Religion vs. Spirituality — How to Make Sense of Them Both

Humble Confidence: Statue of Jesus Christ, symbol of humble confidence.
Statue of Jesus Christ, a divine hero and the epitome of humble confidence. Photo by Sean Vivek Crasto (PD), via Wikipedia.org.

The topics of religion and spirituality remain a highly confused mix.

Some religious people shy away from spirituality, not understanding what it truly means. Some spiritual people shy away from religion, thinking it’s all bad. There is some truth to both their viewpoints.

Both can become corrupted by ego and self-concern.

Virtually all religions start with some degree of spirituality.

Spirituality is, quite simply, the raising of an individual’s awareness to the point where they finally have free will. Up to that point, the only real free will they have available to them is whether or not to raise their viewpoint—to awaken as spirit, and to give up ego.

Religion is, quite simply, the organized collection of believers in a certain spiritual discipline, fashioned into rituals and codified into a set of rules or laws. But spirituality has that, too. The key difference between “religion” and “spirituality” as they are commonly thought of, involves outward appearances and inward reality.

Some religious people are deeply spiritual; they feel connected to God through love of the Heavenly Father and love of others. Some spiritual people are very religious, in that they follow strict procedures and rules to maintain a balanced life, but inwardly feel no love at all.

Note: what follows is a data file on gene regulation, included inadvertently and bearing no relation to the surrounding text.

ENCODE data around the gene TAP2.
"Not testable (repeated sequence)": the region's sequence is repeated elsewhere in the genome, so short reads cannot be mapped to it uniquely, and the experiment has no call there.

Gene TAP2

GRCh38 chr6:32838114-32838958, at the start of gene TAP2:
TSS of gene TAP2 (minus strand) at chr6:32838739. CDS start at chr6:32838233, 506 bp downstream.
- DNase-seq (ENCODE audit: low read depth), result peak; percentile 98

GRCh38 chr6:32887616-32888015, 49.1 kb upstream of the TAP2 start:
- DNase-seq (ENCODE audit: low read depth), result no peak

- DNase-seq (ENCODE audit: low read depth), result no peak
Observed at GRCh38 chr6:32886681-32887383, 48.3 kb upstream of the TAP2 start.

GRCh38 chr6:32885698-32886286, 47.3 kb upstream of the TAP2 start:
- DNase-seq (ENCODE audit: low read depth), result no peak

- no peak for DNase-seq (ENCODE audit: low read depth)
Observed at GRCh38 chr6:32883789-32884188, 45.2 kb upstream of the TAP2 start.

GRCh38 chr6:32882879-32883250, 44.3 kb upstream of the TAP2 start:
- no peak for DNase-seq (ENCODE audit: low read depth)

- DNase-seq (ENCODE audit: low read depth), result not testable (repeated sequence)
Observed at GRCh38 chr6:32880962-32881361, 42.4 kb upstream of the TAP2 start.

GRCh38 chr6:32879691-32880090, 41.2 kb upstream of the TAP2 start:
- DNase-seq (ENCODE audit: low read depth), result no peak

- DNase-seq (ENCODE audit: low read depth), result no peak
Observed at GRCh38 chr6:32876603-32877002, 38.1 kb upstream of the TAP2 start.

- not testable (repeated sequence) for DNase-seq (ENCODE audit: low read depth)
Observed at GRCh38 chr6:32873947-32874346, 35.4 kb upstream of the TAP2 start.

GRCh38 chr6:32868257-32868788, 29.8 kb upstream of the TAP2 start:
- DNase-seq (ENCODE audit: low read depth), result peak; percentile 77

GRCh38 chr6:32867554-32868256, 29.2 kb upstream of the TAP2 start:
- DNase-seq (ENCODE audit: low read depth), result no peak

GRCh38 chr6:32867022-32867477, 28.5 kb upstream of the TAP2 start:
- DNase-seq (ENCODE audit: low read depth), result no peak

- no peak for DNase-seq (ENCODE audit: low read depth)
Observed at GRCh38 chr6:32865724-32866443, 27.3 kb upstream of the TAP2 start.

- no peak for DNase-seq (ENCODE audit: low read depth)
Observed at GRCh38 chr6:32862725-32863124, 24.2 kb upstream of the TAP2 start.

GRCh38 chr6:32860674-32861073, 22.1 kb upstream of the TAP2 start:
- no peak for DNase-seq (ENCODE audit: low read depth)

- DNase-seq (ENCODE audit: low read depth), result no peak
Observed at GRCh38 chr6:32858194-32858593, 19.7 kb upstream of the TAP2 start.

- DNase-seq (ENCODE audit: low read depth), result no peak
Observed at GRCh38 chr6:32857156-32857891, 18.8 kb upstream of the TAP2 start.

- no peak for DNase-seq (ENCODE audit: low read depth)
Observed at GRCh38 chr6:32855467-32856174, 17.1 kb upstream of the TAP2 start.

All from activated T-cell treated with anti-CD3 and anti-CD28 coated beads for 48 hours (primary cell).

Procedures, rules and laws can sometimes be good to help a person find self-discipline that tends to subdue ego. They may have other value, but they can also become oppressive barriers to spirituality.

Feeling connected spiritually can sometimes be a lie and a distraction from true spiritual awakening. One person may meditate every day, but inwardly they may remain entirely selfish, thinking that they are moving toward a superior state that will make them feel even better. Underneath it all, they feel a selfish need for a supposedly “spiritual” connection. They are like a mime pretending to eat. They may smile at how delicious the meal must be, but inwardly their stomachs remain empty.

Yehoshua of Nazareth, also known as Jesus, did not come to start a new religion, but that is the effect of his efforts. He came to fulfill the promises of an existing religion—that of the Jews of Israel.

Jesus Christ told Simon Peter that he would be the rock upon which Jesus would build his church. “Peter” is a name which comes from the word for “rock.” And it was Peter who called out to Christ on that lonely night, “Lord, if it be thou, bid me come unto thee on the water.”

And Christ said, “Come.”

It was Peter who stepped out of that storm-tossed boat onto the thrashing waves of the Sea of Galilee. For a moment, he stood on that water, very much as did Jesus.

One modern skeptic claimed that Jesus merely balanced on a block of ice. But how could anyone balance on a slippery block of ice and paddle out from shore some 10 kilometers through stormy waves? It’s easier to believe walking on water than that ice nonsense. And did Jesus pull along a second block of ice for Peter to stand on? Of course not.

Humble Confidence: Buddhist monk meditating with humble confidence.
Buddhist monk meditating with humble confidence. Phra Ajan Jerapunyo, Abbot of Watkungtaphao. Photo by Tevaprapas Makklay (CC BY 3.0), via Wikipedia.org.